I texted a friend recently asking if she and her husband wanted to go to dinner, the three of us. She responded they'd love to do dinner, and invited me over for (really good) homemade pizza. It wasn't until halfway through laughter and pizza and a bottle of wine that I realized they had invited me into their date night. And it wasn't out of pity, because I know my friends. If they have set plans, they're honest. It was because they are kind and generous and thoughtful people who treat me as a whole person, with or without a boyfriend or spouse. We spent that night both laughing and discussing deep, important things, and I left with deep joy and gladness for friends who let me be their third wheel without ever making me feel like one.
I love being the third wheel. Or the fifth wheel. Or even, sometimes, the seventh wheel with my friends. And it's not because I just adore being the odd one out, but conversely, because my friends never cause me to feel that way. Sure, I could easily create that type of feeling inside myself all on my own, but my friends are intentional at treating me as a whole member of the group, with or without a partner. We laugh and debate and tell stories and talk about things of value because we are all truly friends, and I love them both individually and as couples. We go on weekend trips and for drinks in odd numbered groups and I never feel like the odd one, because of their inclusivity and kindness. They let me be my crazy, blunt, all-over-the-place self in a way that shows me they don't spend time with me out of obligation or pity but because they love me, and I love them.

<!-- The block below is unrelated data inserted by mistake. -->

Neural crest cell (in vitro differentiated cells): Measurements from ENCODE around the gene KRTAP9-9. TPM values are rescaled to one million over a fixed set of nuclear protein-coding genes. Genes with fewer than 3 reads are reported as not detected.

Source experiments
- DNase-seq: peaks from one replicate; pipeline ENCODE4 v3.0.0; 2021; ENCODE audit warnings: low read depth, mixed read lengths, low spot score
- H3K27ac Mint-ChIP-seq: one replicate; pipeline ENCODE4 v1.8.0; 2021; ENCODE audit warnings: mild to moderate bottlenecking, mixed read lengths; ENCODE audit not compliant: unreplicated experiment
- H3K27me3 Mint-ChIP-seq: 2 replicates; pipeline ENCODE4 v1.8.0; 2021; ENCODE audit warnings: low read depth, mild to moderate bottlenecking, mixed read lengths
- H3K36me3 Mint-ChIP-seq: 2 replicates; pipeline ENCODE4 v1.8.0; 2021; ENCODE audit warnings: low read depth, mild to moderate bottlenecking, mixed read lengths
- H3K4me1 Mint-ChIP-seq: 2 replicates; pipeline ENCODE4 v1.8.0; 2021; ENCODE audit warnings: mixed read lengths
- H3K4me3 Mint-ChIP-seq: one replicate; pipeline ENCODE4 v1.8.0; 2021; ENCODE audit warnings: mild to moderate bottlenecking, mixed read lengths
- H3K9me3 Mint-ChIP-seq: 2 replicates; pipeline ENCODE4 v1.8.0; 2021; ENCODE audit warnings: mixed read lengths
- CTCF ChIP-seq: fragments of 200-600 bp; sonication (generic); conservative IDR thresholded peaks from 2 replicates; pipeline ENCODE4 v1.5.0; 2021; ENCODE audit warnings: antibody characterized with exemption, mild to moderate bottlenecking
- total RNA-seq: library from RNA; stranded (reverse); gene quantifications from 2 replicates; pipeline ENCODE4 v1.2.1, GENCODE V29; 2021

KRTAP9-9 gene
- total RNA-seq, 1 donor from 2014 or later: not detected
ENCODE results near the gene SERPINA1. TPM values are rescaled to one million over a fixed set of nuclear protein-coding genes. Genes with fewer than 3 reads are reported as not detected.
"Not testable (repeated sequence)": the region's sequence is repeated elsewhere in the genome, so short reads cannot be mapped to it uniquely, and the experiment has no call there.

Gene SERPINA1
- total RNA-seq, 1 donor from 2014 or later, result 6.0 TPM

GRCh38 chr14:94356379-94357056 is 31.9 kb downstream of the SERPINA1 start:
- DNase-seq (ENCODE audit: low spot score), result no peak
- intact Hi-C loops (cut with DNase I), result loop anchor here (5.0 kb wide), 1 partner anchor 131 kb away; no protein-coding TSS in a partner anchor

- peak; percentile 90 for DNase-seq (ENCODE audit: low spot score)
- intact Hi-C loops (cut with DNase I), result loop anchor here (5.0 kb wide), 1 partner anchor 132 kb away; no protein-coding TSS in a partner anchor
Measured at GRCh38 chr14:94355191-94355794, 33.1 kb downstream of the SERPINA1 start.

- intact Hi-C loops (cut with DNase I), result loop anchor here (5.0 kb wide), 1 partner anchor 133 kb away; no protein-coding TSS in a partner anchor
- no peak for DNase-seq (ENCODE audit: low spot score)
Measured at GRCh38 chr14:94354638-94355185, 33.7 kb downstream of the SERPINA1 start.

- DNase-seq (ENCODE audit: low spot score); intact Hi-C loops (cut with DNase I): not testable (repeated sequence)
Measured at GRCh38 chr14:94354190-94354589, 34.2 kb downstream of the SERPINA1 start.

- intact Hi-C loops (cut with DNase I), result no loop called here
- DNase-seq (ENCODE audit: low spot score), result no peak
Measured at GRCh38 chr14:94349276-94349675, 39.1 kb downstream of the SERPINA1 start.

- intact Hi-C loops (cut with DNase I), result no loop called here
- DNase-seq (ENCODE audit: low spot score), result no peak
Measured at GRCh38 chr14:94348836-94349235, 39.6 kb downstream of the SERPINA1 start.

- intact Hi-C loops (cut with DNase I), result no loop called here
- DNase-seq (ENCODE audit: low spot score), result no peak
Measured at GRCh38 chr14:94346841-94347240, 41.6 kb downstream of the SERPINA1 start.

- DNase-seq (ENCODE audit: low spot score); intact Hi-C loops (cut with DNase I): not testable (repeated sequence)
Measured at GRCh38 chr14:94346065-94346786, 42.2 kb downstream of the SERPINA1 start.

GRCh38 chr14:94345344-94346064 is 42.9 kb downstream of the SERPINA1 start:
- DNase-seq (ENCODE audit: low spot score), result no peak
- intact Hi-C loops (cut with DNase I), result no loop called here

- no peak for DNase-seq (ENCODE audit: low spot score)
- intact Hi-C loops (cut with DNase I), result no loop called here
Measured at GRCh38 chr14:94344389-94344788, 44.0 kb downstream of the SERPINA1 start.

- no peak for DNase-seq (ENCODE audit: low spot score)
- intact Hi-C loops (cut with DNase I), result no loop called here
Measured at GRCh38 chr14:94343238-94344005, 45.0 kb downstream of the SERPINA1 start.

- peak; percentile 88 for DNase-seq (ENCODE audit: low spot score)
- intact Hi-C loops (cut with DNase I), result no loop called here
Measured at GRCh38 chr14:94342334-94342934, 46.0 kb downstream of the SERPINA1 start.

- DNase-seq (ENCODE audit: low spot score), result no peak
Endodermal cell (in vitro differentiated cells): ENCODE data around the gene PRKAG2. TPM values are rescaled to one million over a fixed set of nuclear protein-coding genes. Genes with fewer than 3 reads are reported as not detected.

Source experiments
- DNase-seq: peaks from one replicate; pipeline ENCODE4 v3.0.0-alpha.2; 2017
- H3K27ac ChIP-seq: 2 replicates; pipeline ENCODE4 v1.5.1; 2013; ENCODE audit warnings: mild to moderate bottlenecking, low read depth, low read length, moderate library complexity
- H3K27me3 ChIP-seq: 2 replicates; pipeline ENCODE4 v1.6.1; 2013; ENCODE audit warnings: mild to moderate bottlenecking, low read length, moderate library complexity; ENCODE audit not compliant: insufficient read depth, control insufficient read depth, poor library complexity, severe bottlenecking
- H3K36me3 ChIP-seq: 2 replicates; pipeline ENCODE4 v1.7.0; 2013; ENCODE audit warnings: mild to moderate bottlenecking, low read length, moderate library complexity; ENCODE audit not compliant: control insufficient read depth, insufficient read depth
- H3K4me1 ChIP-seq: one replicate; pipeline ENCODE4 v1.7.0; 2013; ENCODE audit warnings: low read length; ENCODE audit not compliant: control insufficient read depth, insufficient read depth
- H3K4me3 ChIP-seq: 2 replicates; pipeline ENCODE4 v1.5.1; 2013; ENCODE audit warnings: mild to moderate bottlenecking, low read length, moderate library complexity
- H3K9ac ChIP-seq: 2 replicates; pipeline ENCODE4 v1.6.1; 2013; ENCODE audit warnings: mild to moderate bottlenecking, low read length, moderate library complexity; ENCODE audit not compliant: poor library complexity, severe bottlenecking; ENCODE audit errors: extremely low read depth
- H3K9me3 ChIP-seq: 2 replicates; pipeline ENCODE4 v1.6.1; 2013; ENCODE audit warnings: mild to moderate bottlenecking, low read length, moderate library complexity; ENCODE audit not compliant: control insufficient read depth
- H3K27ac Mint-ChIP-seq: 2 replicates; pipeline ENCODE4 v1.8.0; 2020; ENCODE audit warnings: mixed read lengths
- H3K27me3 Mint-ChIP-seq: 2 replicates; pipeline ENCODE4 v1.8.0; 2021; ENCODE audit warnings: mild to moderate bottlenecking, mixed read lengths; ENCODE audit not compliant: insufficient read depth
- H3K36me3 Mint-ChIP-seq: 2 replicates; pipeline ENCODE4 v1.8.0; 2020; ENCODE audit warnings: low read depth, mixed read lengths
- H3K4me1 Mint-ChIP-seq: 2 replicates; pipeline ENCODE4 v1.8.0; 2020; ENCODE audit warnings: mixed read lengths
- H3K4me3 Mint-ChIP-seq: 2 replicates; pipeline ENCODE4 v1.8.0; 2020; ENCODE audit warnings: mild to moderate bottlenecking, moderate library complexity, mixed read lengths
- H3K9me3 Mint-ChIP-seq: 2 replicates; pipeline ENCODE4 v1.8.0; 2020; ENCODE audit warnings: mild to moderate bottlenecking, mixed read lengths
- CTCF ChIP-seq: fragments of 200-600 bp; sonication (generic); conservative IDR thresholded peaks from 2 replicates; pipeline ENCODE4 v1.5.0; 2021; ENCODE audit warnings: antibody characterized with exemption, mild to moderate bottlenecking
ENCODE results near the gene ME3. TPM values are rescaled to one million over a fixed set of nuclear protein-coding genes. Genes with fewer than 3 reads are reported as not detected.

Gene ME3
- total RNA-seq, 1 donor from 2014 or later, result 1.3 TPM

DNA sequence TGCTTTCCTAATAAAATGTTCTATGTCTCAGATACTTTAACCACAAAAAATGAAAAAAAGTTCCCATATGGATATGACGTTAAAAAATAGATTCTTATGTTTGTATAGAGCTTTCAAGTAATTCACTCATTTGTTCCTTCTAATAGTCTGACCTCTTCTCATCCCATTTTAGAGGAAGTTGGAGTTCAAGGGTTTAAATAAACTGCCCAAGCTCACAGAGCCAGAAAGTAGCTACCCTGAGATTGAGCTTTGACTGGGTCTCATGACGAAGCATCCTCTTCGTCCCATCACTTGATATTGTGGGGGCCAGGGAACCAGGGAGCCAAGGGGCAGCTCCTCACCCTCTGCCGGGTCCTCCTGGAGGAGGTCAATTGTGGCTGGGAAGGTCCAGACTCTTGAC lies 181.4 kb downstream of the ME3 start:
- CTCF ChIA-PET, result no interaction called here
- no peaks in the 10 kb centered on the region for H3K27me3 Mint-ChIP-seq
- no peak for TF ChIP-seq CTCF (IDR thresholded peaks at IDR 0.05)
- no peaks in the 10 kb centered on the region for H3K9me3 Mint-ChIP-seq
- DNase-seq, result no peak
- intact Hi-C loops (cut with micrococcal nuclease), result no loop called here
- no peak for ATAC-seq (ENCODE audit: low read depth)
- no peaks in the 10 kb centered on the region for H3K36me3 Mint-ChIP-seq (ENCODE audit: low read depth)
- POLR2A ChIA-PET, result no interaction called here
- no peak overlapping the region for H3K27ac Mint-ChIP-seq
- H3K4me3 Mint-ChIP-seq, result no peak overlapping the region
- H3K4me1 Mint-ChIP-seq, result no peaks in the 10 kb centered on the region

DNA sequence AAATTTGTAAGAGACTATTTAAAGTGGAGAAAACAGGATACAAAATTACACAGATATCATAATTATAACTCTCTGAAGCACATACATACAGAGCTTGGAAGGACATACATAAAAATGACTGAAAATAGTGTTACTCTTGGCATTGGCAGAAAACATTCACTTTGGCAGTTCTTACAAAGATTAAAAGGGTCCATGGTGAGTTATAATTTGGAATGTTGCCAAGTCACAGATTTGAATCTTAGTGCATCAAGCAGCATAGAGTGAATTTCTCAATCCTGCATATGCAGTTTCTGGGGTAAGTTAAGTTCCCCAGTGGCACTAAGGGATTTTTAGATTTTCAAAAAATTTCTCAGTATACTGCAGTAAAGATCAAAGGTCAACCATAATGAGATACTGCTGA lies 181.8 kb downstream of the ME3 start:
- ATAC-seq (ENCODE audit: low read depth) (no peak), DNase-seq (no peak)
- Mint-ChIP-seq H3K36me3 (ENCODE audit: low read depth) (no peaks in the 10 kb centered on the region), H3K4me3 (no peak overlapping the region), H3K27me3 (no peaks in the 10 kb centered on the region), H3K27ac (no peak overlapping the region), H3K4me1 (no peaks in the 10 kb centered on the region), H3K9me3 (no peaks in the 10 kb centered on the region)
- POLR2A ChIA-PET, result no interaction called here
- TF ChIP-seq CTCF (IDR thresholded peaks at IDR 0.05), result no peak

For the past six months, I lived with a wonderful family of 6 (4 of whom were under age 7). They let me into their lives in a tangible, enveloping way that made me not a tenant, but a member of the family. I spent afternoons doing crafts and babbling in baby talk not because of any arrangement, but because I loved it-- these are my people, and I am a part of their family. One of my favorite moments is when a neighbor child quizzically asked the six year old in front of me, "is this your babysitter?", as though I was a mute statue in the room. He quickly looked at him and said, "No! She's our friend!". My heart leapt in that moment, because I knew that he saw me as a friend and someone who loved him just because of who he was, not out of any monetary or contractual agreement. When I'm with them, even though I've now moved out, I never feel like an outsider or the hired help. I do the dishes after dinner not out of obligation, but because I love them (and I love to do dishes). I come over on Wednesdays and make piñatas and play dress up with the kids not to babysit, but to be their friend. And they challenge and encourage and love me with a fierce and free love that is for no other reason that that: they love me, and I love them.
So many times the disciples seem to have no idea what is going on in their interactions with Jesus until the aftermath. In John 13, with a sense of urgency Jesus tells them,
"A new commandment I give you: Love one another. As I have loved you, so also you must love one another. By this all men will know that you are My disciples, if you love one another.”
Perhaps we look odd out in public, three of us getting drinks on a Saturday night in an obvious date night spot, or me as an addition to a family of 6 out to dinner. But the optics never seem to bother my friends, and they give me some amusement, because I know the truth: These are my people. I love and am loved by them, and through them I learn to be a better disciple of Jesus each day. I am not the odd one out, but the odd one in. And I love it.